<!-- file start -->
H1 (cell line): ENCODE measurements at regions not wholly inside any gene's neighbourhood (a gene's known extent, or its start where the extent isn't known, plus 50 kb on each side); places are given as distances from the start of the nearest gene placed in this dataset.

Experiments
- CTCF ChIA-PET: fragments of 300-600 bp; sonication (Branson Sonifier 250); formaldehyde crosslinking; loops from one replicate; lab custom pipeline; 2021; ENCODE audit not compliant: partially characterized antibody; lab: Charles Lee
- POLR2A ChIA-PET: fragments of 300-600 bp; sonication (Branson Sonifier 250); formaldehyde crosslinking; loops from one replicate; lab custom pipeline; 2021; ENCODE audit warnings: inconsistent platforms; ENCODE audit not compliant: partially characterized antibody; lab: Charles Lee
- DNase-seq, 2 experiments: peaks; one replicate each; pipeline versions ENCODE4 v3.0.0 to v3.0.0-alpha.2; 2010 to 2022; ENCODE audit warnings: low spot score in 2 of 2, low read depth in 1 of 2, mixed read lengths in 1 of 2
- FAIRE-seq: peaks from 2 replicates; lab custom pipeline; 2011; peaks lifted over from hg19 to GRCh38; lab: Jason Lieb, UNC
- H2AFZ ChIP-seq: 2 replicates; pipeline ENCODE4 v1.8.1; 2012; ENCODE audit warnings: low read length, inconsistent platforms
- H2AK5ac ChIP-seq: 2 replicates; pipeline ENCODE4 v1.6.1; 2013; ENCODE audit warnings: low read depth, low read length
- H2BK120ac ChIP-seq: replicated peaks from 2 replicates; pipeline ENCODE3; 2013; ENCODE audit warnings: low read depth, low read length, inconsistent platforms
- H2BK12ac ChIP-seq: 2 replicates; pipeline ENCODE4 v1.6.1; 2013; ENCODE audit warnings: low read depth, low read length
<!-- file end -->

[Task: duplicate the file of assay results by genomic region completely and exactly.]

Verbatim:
H1 (cell line): ENCODE measurements at regions not wholly inside any gene's neighbourhood (a gene's known extent, or its start where the extent isn't known, plus 50 kb on each side); places are given as distances from the start of the nearest gene placed in this dataset.

Experiments
- CTCF ChIA-PET: fragments of 300-600 bp; sonication (Branson Sonifier 250); formaldehyde crosslinking; loops from one replicate; lab custom pipeline; 2021; ENCODE audit not compliant: partially characterized antibody; lab: Charles Lee
- POLR2A ChIA-PET: fragments of 300-600 bp; sonication (Branson Sonifier 250); formaldehyde crosslinking; loops from one replicate; lab custom pipeline; 2021; ENCODE audit warnings: inconsistent platforms; ENCODE audit not compliant: partially characterized antibody; lab: Charles Lee
- DNase-seq, 2 experiments: peaks; one replicate each; pipeline versions ENCODE4 v3.0.0 to v3.0.0-alpha.2; 2010 to 2022; ENCODE audit warnings: low spot score in 2 of 2, low read depth in 1 of 2, mixed read lengths in 1 of 2
- FAIRE-seq: peaks from 2 replicates; lab custom pipeline; 2011; peaks lifted over from hg19 to GRCh38; lab: Jason Lieb, UNC
- H2AFZ ChIP-seq: 2 replicates; pipeline ENCODE4 v1.8.1; 2012; ENCODE audit warnings: low read length, inconsistent platforms
- H2AK5ac ChIP-seq: 2 replicates; pipeline ENCODE4 v1.6.1; 2013; ENCODE audit warnings: low read depth, low read length
- H2BK120ac ChIP-seq: replicated peaks from 2 replicates; pipeline ENCODE3; 2013; ENCODE audit warnings: low read depth, low read length, inconsistent platforms
- H2BK12ac ChIP-seq: 2 replicates; pipeline ENCODE4 v1.6.1; 2013; ENCODE audit warnings: low read depth, low read length